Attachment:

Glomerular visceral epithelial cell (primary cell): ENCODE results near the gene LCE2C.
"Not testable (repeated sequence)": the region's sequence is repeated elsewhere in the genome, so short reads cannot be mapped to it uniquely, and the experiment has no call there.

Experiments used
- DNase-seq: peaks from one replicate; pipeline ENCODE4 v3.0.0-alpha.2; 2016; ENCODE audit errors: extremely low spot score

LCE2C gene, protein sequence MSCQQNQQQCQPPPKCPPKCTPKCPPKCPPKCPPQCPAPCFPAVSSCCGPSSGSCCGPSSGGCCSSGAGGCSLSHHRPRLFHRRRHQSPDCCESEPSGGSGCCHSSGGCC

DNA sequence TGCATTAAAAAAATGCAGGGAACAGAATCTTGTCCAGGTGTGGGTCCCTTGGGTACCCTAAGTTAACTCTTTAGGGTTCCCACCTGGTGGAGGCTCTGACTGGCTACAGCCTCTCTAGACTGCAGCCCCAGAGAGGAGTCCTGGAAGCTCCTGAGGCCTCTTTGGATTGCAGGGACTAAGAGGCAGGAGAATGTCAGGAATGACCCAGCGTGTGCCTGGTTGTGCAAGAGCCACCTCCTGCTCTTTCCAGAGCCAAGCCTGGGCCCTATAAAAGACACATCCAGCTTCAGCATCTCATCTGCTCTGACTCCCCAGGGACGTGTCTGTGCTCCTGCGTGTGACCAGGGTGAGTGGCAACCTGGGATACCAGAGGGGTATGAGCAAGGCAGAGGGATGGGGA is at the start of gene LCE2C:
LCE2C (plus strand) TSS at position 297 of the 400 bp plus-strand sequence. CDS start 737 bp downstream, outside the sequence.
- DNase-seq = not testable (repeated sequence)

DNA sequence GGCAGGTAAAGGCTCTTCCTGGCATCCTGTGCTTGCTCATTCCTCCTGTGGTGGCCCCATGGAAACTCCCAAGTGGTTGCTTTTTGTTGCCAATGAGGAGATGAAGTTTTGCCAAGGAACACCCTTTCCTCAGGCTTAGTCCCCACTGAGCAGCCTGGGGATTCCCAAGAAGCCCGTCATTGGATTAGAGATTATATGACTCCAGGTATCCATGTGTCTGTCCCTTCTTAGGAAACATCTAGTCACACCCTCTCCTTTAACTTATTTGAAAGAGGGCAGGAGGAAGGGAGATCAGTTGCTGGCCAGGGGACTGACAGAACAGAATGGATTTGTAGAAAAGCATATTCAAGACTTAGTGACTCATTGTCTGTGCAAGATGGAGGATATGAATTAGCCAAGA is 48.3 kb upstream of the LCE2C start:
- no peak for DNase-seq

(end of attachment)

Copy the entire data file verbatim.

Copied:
Glomerular visceral epithelial cell (primary cell): ENCODE results near the gene LCE2C.
"Not testable (repeated sequence)": the region's sequence is repeated elsewhere in the genome, so short reads cannot be mapped to it uniquely, and the experiment has no call there.

Experiments used
- DNase-seq: peaks from one replicate; pipeline ENCODE4 v3.0.0-alpha.2; 2016; ENCODE audit errors: extremely low spot score

LCE2C gene, protein sequence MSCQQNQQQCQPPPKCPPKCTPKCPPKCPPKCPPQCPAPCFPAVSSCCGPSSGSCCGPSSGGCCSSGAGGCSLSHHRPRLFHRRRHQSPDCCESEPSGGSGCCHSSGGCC

DNA sequence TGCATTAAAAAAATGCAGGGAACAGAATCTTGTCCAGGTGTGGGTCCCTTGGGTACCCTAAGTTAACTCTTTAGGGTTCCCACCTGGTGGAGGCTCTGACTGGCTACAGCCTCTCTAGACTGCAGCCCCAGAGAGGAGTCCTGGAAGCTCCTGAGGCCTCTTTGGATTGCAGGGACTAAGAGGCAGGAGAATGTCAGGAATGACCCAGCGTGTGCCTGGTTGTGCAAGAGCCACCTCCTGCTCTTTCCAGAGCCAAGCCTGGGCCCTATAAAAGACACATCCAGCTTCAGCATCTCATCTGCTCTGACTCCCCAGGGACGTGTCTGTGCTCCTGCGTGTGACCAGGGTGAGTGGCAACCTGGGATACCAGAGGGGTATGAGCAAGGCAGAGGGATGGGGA is at the start of gene LCE2C:
LCE2C (plus strand) TSS at position 297 of the 400 bp plus-strand sequence. CDS start 737 bp downstream, outside the sequence.
- DNase-seq = not testable (repeated sequence)

DNA sequence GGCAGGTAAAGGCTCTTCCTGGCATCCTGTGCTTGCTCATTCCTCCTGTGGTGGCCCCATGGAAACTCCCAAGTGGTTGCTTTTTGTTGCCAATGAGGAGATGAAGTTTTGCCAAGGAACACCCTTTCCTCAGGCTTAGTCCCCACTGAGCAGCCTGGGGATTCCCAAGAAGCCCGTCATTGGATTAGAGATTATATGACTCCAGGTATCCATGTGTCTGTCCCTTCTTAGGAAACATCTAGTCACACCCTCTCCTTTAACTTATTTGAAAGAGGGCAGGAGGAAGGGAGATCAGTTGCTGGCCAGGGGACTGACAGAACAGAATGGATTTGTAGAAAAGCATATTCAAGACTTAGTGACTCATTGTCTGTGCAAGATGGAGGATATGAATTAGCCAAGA is 48.3 kb upstream of the LCE2C start:
- no peak for DNase-seq